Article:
Alan Waltar, nuclear engineer, Past President of the American Nuclear Society: This review contains a brief summary of the ANS/HPS Joint Conference on Low Level Radiation, including both an overview of the conference as well as key conclusions deemed to be helpful in planning the path forward. We plan on continuing activity so that the information and momentum gained from this conference can be captured to productively impact the radiation community. This initiative can be elevated to a more encompassing international level, with dedicated leadership coming from globally recognized institutions such as the OECD/NEA.
Charles Sanders, Ph.D. radiobiologist: Dr. Sanders’ book is a single-author monograph dealing with the topic of hormesis from a historical perspective, epidemiological data of a bomb survivor, high-background areas, and medical uses. The birth of linear no-threshold (LNT) as a paradigm for radiation protection according to the author is based on the “radiophobia” whipped up by regulators.
Malcolm Grimston, Honorary Senior Research Fellow, Imperial College, London: In physical terms Fukushima was a middle-ranking industrial accident of the kind that happens perhaps eight to ten times each year round the world. The response, and especially the irrational prevention of people from returning to their homes in areas where there was hardly any contamination, turned it into a serious human tragedy.
Mohn Doss, Medical Physicist in Diagnostic Imaging: Mohan Doss and Edward Calabrese with life time careers studying low dose radiation and low dose toxins are ignored by this writer for Discover Magazine. Instead he focuses on trying to convince his readers that low dose radiation is dangerous and should not be used or tolerated in modern society. He ignores all the benefits of low dose radiation in diagnostic and therapeutic nuclear medicine and in having affordable and safe nuclear energy. That's what the media so often does. Very unfortunate.
John Dunn, MD, JD: The United States Environmental Protection Agency is charged with identifying and mitigating environmental risks. This article discusses US EPA’s misguided decision to use the Linear-No-Threshold (LNT) cancer risk model as a basis for regulating exposure of the public to ionizing radiation such as is associated with residential radon. The Health Physics Society has stated that reliance on the LNT model “…tends to foment the public’s fear of all types of radiation . . . reliance on the LNT model, especially at very low doses and dose rates, is inappropriate and can exaggerate the risk.” The HPS also condemns “collective” (cumulative) dose as a measure of radiation health risk.
Leon Louw, lawyer, economist, Executive Director of Free Market Foundation in South Africa, Director - Regulatory Affairs for Nuclear Africa (Pty) Ltd and Bonne Posma, physicist, Chairman, Nuclear Africa (Pty) Ltd, Founder, Saminco (USA) specializing in electric propulsion systems for off-road vehicles and underground mining conveyances. The nature and risks of nuclear radiation are widely misunderstood from the most advanced society to the least sophisticated societies. Many view nuclear radiation as they view ghosts and spirits. People who fear what they regard as ominous phenomena generally have difficulty explaining why. This facilitates the promotion by scaremongers of irrational fear. During the era of nuclear weapons testing, radiation fear mushroomed. It endures despite the fact that, for over half a century, 450 water-moderated nuclear power plants delivered millions of terawatt hours of electricity without a single radiation fatality.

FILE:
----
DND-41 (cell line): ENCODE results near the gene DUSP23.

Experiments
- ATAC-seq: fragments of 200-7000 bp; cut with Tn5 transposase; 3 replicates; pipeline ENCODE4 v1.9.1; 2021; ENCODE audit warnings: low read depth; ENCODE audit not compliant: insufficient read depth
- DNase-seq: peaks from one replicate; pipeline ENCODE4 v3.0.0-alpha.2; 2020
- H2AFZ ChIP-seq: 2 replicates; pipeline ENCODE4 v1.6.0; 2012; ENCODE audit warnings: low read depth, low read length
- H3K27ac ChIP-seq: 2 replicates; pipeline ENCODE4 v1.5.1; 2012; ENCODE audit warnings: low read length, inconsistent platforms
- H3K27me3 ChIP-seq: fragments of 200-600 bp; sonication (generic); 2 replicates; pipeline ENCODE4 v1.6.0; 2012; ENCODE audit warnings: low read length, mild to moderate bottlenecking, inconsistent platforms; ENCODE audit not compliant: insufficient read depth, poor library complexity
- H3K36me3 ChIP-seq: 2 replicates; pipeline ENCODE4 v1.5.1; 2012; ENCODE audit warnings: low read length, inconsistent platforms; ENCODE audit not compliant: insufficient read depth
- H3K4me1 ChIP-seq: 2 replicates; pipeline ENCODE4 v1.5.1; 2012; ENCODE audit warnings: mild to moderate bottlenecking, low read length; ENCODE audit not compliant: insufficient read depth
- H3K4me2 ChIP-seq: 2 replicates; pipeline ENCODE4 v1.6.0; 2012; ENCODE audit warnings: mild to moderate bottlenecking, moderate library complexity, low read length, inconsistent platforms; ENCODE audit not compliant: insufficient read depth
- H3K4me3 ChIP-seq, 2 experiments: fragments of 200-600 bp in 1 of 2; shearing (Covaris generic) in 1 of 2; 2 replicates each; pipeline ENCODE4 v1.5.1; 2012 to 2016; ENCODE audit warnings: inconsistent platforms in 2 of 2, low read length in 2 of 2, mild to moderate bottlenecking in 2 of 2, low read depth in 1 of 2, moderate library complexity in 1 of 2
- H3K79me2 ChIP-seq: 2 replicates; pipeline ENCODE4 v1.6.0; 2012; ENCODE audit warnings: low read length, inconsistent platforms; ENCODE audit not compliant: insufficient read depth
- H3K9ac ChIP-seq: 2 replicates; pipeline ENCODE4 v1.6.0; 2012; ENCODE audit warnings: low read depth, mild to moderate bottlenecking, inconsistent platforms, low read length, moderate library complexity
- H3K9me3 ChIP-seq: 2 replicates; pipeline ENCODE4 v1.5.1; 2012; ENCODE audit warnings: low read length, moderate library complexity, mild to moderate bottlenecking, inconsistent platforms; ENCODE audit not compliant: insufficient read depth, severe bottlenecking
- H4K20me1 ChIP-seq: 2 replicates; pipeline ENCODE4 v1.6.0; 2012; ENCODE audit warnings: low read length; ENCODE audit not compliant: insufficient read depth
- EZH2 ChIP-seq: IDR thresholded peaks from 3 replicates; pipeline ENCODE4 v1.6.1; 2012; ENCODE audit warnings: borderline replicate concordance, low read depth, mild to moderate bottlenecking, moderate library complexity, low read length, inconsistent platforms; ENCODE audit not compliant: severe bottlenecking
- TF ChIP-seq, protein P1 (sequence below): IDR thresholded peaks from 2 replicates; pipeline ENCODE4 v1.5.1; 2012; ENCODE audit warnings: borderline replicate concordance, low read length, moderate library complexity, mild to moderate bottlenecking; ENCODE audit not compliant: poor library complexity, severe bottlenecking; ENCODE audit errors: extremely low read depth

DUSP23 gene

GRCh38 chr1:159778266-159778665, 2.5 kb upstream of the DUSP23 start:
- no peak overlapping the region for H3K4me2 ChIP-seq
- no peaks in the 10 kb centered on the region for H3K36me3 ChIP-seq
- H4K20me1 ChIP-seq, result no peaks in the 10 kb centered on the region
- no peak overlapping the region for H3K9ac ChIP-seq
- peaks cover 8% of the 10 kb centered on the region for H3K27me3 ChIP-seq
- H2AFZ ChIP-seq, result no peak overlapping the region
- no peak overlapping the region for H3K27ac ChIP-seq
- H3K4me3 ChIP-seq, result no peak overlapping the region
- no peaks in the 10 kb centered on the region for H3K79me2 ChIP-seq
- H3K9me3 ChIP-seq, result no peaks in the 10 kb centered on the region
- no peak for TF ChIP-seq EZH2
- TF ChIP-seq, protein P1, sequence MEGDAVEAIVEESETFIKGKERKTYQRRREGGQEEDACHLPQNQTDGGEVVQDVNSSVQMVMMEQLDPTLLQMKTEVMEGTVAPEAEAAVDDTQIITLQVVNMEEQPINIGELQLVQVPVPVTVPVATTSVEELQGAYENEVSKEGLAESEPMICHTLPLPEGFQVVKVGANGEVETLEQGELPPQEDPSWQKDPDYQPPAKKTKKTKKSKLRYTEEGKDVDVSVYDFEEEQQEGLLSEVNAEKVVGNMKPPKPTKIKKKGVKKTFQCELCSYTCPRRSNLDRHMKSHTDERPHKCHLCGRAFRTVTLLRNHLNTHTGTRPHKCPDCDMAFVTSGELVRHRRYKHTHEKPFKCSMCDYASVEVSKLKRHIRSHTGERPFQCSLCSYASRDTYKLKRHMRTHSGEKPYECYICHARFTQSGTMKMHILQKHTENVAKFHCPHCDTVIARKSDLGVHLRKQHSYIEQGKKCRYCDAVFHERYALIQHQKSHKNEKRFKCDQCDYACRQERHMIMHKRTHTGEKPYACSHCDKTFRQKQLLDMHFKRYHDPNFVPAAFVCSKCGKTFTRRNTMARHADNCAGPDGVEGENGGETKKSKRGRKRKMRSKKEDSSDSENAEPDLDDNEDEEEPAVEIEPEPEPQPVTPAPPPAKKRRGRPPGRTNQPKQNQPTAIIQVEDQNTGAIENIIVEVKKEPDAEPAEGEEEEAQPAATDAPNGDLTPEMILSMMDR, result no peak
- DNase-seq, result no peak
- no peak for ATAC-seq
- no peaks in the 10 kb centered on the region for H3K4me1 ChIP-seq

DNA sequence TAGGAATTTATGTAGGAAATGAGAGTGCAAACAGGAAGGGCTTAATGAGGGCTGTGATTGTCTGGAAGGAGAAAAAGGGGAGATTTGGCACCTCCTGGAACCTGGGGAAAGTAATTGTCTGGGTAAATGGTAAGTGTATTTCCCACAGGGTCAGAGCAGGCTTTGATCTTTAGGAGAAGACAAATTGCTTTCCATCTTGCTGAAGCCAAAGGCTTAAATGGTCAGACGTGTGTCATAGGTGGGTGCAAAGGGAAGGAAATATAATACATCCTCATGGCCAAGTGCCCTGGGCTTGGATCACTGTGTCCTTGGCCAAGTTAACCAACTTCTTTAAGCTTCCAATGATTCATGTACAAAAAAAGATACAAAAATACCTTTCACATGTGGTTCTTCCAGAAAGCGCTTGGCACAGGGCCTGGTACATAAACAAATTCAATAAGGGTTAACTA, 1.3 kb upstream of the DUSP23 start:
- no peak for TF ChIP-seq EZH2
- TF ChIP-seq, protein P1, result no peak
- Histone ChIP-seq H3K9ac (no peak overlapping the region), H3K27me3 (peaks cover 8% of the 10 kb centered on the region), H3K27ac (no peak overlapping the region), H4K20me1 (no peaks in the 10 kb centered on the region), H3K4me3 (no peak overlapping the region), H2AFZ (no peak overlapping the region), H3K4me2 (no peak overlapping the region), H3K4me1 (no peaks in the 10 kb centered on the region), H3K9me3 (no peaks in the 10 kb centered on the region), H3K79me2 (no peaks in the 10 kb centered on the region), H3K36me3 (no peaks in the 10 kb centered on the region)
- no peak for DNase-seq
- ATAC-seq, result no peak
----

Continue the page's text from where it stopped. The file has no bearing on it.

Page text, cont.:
Howard Cork Hayden, Emeritus Physics Professor, University of Connecticut: This article was presented at the ANS - HPS Joint Topical Conference on LNT, Linear No-Threshold Model and Cumulative Dose. It is a straightforward proof that radiation dose is not a cumulative measurement.
Andrzej Strupczewski, Chairman of Nuclear Safety Commission at National Centre for Nuclear Research, Poland: Fear is dominating practically every discussion on consequences of the Fukushima accident. The largest earthquake ever noted in Japan’s history followed by a disastrous tsunami hit on March 11, 2011. Both these calamites destroyed the entire province, moved Japan isles by 4 metres (!) and killed almost 20,000 people. Reports of UN agencies (including World Health Organization and the UNSCEAR Scientific Committee) unanimously state that no health consequences have been or will ever be detected – even within Fukushima neighbourhoods most exposed to the radiation.
Bruno Comby, President of Environmentalists for Nuclear: I discovered a new local radiation hot spot in France in nature (publicly accessible) near the former Areva uranium mine of Lodeve. The radiation count there goes up to 4.8 microSv per hour, that’s a 100 times more than in the middle of the Salagou lake, and 50 times more than the usual background radiation, but still 20 times less than I measured inside an inhabited house in Ramsar near the Caspian sea.
Mohn Doss, Medical Physicist in Diagnostic Imaging: 1) Low-dose radiation increases activation of natural killer cells. 2) Natural killer cells eliminate cancer cells, and so there would be less cancers following exposure to low-dose radiation.